These little green trees are rich in sulforaphane, an antioxidant that’s been found to fight airway inflammation, helping allergy and asthma suffers stay wheeze-free, research shows. One study at the University of California, Los Angeles, suggests you need to chow down on only 100 to 200 grams—about one cup—of the super veggie per day to reap benefits.
Serve this sneeze-fighting fish tonight. The omega-3 fats EPA and DHA in the salmon act as antioxidants and prevent your body from releasing histamines, chemicals that are pumped out by cells during an immune response, causing allergic reactions, notes a study in the British Journal of Nutrition. Other fish rich in omega-3s to try: mackerel, sardines and tuna.
Bacteria in the intestines of healthy people can be the key to maintaining a robust immune system and overall health. Probiotic bacteria may also have a role in lessening allergy symptoms. A 2017 study from the University of Florida, conducted during the height of the spring allergy season, found that participants who took a probiotic supplement suffered fewer allergy symptoms than those who took a placebo. Probiotics are found in different forms, including fermented dairy products such as yogurt and kefir.
The flavonoid quercetin, found in citrus fruits like oranges and lemons, may help thwart sneezing, runny nose, congestion and other symptoms, reports a Japanese study. Quercetin seems to help blunt the expression of genes that control the histamine response. Apples and red wine are two other quercetin-rich foods.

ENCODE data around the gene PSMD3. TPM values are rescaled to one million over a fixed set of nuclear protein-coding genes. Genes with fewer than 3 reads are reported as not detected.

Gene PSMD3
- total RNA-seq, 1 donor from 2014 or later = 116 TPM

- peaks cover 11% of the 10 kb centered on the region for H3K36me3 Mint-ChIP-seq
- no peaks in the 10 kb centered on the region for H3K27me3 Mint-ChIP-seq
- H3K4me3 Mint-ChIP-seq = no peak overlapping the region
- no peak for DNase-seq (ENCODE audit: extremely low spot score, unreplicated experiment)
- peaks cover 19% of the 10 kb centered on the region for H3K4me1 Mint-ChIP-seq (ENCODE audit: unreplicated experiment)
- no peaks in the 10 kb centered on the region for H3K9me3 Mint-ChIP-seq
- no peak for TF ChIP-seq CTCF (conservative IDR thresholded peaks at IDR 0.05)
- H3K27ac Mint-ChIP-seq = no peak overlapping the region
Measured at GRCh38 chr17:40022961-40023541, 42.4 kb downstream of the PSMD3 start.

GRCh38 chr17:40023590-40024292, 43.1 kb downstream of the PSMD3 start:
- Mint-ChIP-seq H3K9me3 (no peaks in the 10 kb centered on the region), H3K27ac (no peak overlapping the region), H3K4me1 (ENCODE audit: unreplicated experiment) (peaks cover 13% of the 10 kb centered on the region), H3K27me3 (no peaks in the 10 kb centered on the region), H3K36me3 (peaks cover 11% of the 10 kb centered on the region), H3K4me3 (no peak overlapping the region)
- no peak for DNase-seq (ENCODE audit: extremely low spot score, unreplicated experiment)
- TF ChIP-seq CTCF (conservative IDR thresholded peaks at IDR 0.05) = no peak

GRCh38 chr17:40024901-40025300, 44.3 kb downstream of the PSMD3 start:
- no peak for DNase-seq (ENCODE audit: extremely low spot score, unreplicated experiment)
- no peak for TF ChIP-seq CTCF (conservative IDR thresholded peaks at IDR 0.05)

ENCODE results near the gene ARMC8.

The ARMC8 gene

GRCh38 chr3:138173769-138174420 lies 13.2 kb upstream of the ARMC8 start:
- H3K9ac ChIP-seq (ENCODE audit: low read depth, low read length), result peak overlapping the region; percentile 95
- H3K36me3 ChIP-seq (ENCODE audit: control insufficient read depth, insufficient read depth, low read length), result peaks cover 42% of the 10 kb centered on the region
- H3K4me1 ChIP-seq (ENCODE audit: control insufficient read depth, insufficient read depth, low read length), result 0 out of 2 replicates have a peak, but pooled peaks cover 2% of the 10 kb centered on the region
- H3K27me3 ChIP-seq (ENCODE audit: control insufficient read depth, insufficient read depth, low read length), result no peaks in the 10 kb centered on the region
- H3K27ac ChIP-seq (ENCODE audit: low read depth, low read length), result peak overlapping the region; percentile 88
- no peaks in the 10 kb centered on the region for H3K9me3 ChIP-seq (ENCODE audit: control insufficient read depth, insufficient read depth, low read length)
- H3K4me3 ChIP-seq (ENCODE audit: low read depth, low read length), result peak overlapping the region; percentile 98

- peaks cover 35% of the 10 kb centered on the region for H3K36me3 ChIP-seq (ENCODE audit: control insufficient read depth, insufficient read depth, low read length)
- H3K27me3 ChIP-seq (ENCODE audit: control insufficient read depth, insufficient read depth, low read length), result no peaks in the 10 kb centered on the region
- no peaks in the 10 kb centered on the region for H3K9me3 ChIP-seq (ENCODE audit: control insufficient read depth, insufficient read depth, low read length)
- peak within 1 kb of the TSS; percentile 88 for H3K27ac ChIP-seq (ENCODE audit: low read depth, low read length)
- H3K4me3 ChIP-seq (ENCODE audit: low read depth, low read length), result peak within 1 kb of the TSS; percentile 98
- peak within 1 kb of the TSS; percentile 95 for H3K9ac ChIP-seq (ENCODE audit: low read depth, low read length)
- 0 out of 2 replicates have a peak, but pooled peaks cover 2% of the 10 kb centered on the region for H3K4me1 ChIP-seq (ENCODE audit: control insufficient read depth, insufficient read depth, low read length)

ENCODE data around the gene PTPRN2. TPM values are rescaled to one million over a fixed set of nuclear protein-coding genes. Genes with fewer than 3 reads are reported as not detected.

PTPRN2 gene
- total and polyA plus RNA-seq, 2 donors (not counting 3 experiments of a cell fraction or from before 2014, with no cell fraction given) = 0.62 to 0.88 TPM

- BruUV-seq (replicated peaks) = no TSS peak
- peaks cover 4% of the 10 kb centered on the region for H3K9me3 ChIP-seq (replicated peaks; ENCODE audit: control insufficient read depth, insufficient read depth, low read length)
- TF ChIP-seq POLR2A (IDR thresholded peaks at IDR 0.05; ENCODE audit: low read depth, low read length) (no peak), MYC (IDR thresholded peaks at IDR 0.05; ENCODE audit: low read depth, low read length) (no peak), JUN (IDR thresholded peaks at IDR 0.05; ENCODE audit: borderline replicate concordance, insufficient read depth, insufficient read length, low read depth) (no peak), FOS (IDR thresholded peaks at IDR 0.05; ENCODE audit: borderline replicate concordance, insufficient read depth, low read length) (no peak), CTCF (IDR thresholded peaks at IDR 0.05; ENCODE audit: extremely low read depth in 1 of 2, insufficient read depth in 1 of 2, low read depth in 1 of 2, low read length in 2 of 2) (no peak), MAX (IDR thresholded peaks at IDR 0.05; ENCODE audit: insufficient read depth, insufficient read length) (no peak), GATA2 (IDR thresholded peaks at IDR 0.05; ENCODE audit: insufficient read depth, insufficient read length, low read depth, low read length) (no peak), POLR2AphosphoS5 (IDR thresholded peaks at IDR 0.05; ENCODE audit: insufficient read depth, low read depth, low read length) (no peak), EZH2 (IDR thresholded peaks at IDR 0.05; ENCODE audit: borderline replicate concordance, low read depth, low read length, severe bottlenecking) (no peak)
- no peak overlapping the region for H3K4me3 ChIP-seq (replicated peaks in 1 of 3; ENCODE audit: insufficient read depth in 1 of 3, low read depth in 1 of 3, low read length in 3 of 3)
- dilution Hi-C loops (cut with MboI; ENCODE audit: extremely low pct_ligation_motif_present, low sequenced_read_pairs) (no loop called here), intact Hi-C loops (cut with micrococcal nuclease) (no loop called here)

These alliums are also a natural source of quercetin, which in addition to its role in the histamine response may help treat inflammatory issues and promote blood circulation.
Foods with a bit of kick can help clear sinuses. Hot mustard, wasabi, horseradish and similar spices can act as natural decongestants by stimulating the mucosal cilia to help break up congestion. There’s also evidence that capsaicin, the active ingredient in chili peppers, helps to relieve some types of pain.
WHAT TO WATCH OUT FOR
There’s a link between seasonal and food allergies—it’s called oral allergy syndrome (OAS). When you eat certain foods, your body thinks you’re also consuming pollen. “Over half of people who have seasonal pollen allergies may experience ‘oral allergy’ symptoms that include tingling, itchiness and/or mild swelling of the mouth, lips, tongue and throat after eating certain foods,” says Clifford Bassett, M.D., founder and medical director of Allergy and Asthma Care of New York. Here’s a look at the foods that may cause OAS. (If you really love these foods, cooking them overheat can sometimes destroy the problematic proteins, alleviating the effects. Peeling sometimes helps too.)
• Allergy: Birch Pollen
Watch out for almonds, apples, carrots, celery, cherries, coriander, fennel, hazelnuts, kiwis, peaches, parsley, pears and plums.
• Allergy: Grass Pollen
Watch out for celery, melons, oranges, peaches and tomatoes.
• Allergy: Ragweed
Watch out for bananas, chamomile tea, cucumbers, dandelion greens, echinacea, melons, tomatoes, sunflower seeds and zucchini.